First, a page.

Hypothalamus as a mediator of chronic migraine: Evidence from high-resolution fMRI

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Abstract

Objective:

To identify pathophysiologic mechanisms of migraine chronification using a recently standardized protocol for high-resolution brainstem imaging of trigeminal nociceptive stimulation.

Methods:

Eighteen episodic migraineurs (EMs), 17 chronic migraineurs (CMs), and 19 healthy controls (HCs) underwent painful ammonia stimulation of the left nostril in a 3T MRI scanner. Functional images were acquired with a brainstem-optimized protocol for high-resolution echo-planar imaging.

Results:

We detected a significantly stronger activation of the anterior right hypothalamus in CMs compared to HCs. To exclude the headache as a prime mediator of the hypothalamic activations, we compared all migraineurs with headaches (EMs and CMs) with all migraineurs without headaches (EMs and CMs) and HCs in a second analysis and found a more posterior region of the hypothalamus to be more activated bilaterally during headaches.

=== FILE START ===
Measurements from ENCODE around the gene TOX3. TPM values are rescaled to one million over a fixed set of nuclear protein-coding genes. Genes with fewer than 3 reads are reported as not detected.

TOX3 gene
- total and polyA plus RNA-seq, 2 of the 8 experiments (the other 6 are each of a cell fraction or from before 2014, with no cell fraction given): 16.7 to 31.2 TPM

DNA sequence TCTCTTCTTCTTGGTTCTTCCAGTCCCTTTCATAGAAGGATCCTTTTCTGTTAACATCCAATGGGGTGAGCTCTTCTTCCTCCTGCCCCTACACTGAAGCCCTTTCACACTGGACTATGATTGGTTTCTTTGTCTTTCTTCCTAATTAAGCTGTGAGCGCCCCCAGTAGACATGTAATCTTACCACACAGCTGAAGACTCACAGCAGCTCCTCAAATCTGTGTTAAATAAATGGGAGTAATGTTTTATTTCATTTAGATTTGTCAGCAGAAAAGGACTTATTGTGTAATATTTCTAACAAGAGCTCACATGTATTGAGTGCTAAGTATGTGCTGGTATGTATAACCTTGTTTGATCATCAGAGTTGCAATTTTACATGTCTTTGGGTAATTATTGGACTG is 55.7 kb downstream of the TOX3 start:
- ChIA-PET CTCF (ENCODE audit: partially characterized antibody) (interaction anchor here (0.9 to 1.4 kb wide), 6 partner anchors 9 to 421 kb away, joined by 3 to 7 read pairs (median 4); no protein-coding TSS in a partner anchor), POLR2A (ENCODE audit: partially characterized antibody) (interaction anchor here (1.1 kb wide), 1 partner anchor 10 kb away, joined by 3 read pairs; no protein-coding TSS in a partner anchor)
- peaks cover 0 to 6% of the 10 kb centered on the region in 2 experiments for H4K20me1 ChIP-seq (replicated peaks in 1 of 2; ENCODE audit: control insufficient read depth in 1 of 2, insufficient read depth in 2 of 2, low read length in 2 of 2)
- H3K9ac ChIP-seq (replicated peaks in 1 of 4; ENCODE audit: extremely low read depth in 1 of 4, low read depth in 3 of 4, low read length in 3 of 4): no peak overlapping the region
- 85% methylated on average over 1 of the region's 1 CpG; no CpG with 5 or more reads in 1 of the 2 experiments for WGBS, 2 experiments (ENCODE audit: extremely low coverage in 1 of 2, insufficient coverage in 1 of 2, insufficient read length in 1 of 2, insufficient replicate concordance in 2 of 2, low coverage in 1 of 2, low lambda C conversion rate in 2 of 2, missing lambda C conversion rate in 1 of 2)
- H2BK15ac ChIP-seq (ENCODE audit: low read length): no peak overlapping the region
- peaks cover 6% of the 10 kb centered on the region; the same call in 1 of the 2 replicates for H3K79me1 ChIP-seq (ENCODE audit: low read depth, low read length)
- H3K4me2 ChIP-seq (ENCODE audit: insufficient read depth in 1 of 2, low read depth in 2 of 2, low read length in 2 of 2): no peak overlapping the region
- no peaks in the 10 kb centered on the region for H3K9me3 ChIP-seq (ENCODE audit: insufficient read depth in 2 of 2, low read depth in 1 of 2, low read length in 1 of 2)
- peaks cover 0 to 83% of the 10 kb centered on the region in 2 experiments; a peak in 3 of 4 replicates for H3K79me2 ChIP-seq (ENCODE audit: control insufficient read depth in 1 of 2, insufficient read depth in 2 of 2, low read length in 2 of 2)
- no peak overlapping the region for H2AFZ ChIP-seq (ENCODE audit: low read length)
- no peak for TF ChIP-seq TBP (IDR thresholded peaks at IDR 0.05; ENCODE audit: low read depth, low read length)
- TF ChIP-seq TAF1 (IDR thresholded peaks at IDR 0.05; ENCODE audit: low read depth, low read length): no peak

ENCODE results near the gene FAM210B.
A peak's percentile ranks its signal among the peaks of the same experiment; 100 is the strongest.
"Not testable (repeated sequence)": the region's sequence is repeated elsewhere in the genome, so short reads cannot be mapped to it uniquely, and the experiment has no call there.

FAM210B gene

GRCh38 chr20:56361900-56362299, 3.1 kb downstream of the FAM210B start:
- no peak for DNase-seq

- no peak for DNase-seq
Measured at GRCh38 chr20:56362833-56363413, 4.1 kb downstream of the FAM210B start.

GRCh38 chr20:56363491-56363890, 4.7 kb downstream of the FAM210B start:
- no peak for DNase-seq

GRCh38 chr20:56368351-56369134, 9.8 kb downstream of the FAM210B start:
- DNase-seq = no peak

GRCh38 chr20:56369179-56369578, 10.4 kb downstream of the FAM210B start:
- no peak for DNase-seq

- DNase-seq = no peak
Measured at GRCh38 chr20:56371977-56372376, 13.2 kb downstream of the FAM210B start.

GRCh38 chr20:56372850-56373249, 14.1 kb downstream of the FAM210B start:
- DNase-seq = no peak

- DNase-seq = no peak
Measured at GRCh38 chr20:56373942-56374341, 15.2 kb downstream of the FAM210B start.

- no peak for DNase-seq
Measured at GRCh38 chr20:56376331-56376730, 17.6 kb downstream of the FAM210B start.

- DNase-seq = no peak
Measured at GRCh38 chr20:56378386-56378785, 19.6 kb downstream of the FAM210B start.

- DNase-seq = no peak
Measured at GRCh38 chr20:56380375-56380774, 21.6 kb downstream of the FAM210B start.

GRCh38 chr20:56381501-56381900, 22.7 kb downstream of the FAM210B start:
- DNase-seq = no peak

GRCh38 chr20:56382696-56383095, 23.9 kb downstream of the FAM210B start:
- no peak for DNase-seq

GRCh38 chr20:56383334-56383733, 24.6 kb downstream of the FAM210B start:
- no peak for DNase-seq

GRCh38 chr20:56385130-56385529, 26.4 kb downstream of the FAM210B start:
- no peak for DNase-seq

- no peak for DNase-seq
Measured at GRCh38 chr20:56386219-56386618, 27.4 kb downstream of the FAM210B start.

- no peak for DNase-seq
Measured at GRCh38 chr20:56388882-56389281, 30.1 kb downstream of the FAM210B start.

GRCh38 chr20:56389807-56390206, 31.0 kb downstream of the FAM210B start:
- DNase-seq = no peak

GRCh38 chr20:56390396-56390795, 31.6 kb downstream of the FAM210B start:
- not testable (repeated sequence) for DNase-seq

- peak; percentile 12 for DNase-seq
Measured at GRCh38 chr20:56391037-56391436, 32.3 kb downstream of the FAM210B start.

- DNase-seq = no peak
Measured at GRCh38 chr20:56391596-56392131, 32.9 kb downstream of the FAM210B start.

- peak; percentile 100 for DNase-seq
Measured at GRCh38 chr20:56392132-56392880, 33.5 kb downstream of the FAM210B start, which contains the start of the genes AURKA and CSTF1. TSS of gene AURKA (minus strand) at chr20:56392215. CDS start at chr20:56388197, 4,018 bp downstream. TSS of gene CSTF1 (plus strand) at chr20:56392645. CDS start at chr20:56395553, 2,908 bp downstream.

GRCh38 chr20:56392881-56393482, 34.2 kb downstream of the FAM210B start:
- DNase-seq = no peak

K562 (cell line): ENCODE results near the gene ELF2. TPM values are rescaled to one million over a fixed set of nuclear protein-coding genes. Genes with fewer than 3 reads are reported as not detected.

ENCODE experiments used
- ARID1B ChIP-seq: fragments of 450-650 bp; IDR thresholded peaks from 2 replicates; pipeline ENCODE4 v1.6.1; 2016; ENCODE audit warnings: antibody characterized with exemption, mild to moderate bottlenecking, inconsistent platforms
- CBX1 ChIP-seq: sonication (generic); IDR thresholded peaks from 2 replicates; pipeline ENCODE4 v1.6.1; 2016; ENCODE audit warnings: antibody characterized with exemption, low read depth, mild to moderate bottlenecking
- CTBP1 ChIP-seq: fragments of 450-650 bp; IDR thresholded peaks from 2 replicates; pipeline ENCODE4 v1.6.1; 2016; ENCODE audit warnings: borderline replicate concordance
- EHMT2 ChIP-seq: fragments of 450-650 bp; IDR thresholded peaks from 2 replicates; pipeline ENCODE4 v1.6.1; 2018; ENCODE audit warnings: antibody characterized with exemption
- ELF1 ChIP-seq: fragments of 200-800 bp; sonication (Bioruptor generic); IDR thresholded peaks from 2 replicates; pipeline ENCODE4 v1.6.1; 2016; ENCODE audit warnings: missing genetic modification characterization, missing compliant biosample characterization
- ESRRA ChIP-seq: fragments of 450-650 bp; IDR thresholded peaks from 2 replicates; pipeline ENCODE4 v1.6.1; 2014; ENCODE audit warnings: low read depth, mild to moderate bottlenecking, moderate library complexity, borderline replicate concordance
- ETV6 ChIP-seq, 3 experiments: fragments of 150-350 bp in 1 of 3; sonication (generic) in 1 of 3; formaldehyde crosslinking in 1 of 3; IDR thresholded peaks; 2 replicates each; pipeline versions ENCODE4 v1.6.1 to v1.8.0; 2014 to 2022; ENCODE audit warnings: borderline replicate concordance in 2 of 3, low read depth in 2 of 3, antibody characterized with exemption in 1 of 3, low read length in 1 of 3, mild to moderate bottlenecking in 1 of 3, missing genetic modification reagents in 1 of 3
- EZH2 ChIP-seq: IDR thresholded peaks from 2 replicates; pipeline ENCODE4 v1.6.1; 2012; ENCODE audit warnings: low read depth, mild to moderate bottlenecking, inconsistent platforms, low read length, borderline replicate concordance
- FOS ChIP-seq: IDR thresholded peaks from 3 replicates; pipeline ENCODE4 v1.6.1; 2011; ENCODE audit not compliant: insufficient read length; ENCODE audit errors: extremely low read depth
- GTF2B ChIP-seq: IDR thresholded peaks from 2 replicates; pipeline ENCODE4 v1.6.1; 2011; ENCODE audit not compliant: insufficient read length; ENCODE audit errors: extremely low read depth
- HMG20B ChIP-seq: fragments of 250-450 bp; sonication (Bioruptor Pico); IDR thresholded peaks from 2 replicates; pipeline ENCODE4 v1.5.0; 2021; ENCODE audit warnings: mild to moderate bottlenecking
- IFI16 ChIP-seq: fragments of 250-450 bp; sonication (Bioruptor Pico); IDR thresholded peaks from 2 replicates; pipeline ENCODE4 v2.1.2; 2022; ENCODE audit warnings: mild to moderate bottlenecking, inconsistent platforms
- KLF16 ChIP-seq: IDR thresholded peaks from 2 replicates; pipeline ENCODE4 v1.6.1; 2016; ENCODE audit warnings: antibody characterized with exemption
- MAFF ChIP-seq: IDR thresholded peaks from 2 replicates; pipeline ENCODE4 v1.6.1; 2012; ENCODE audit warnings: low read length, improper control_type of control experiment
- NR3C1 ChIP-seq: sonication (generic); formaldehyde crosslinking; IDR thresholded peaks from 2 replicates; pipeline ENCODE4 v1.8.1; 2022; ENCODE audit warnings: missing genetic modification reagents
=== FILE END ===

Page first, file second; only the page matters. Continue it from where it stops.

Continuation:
Conclusions:

Our data corroborate the fact that the hypothalamus plays a crucial role in the pathophysiology of migraine chronification and acute pain stage of migraineurs. While the more posterior part of the hypothalamus seems to be important for the acute pain stage, the more anterior part seems to play an important role in attack generation and migraine chronification.

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